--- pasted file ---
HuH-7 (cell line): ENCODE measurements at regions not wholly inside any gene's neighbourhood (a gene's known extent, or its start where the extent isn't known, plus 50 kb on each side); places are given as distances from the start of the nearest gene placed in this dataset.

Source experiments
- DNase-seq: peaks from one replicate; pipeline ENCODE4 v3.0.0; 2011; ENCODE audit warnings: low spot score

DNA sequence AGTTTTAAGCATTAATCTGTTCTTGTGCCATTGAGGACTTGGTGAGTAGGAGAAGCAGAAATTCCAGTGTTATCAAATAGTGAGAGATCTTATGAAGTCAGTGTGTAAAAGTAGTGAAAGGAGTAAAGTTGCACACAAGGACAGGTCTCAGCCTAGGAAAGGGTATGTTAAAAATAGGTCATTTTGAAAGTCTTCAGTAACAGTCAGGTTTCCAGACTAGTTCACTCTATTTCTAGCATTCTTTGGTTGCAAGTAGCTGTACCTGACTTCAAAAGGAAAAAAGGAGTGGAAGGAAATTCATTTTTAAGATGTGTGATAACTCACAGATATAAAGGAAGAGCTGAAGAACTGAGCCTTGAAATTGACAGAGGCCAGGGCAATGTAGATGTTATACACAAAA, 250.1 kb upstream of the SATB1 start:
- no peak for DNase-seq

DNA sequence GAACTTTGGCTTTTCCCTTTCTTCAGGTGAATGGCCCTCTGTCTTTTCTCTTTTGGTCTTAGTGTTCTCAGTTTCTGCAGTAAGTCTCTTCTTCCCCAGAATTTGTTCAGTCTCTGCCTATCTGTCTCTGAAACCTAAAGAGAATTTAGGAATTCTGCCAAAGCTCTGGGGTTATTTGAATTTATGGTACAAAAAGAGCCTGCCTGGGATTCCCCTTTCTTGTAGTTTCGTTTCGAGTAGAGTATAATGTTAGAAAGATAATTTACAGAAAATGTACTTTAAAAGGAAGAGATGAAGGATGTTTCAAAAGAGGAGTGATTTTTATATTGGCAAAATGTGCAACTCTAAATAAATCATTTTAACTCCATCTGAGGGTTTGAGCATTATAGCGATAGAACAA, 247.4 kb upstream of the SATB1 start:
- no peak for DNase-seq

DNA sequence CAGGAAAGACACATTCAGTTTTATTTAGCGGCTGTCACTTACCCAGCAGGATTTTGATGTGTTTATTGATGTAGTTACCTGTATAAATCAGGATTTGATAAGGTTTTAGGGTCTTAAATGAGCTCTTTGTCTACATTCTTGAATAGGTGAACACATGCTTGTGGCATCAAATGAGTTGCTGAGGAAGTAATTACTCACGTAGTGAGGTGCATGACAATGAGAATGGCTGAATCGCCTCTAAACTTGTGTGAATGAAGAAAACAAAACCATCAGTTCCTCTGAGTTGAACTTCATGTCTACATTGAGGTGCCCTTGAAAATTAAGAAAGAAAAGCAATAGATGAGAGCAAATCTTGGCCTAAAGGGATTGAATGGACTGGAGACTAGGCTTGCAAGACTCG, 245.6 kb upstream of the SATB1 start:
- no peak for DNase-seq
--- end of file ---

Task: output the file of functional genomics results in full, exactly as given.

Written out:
HuH-7 (cell line): ENCODE measurements at regions not wholly inside any gene's neighbourhood (a gene's known extent, or its start where the extent isn't known, plus 50 kb on each side); places are given as distances from the start of the nearest gene placed in this dataset.

Source experiments
- DNase-seq: peaks from one replicate; pipeline ENCODE4 v3.0.0; 2011; ENCODE audit warnings: low spot score

DNA sequence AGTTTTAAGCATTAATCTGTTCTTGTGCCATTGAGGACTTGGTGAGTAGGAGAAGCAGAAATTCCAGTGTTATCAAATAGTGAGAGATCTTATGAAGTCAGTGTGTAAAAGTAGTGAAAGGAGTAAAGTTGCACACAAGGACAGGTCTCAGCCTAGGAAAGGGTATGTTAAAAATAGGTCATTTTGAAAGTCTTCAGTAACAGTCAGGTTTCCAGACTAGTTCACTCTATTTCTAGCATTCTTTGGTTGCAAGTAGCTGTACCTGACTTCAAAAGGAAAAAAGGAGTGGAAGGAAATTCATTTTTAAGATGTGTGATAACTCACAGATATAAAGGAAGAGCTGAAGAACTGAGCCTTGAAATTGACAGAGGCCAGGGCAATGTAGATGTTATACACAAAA, 250.1 kb upstream of the SATB1 start:
- no peak for DNase-seq

DNA sequence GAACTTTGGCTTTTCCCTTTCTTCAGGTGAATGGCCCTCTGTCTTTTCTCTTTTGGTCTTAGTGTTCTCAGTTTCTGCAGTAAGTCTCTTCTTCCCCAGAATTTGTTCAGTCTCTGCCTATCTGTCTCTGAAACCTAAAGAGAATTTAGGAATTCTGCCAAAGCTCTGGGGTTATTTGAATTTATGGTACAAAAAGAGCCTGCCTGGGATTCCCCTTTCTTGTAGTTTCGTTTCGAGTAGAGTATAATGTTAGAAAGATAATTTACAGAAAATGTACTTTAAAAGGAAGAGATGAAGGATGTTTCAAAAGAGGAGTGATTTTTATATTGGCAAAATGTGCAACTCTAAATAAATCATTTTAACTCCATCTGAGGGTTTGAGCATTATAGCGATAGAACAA, 247.4 kb upstream of the SATB1 start:
- no peak for DNase-seq

DNA sequence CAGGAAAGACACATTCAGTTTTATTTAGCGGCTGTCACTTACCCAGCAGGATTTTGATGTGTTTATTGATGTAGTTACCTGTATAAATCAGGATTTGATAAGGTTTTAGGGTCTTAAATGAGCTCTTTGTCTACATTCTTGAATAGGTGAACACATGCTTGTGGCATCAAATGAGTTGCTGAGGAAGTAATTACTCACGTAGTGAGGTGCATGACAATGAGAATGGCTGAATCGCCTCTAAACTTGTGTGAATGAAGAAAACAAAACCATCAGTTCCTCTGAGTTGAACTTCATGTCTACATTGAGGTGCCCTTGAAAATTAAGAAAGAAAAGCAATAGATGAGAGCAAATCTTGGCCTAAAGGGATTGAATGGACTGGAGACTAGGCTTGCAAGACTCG, 245.6 kb upstream of the SATB1 start:
- no peak for DNase-seq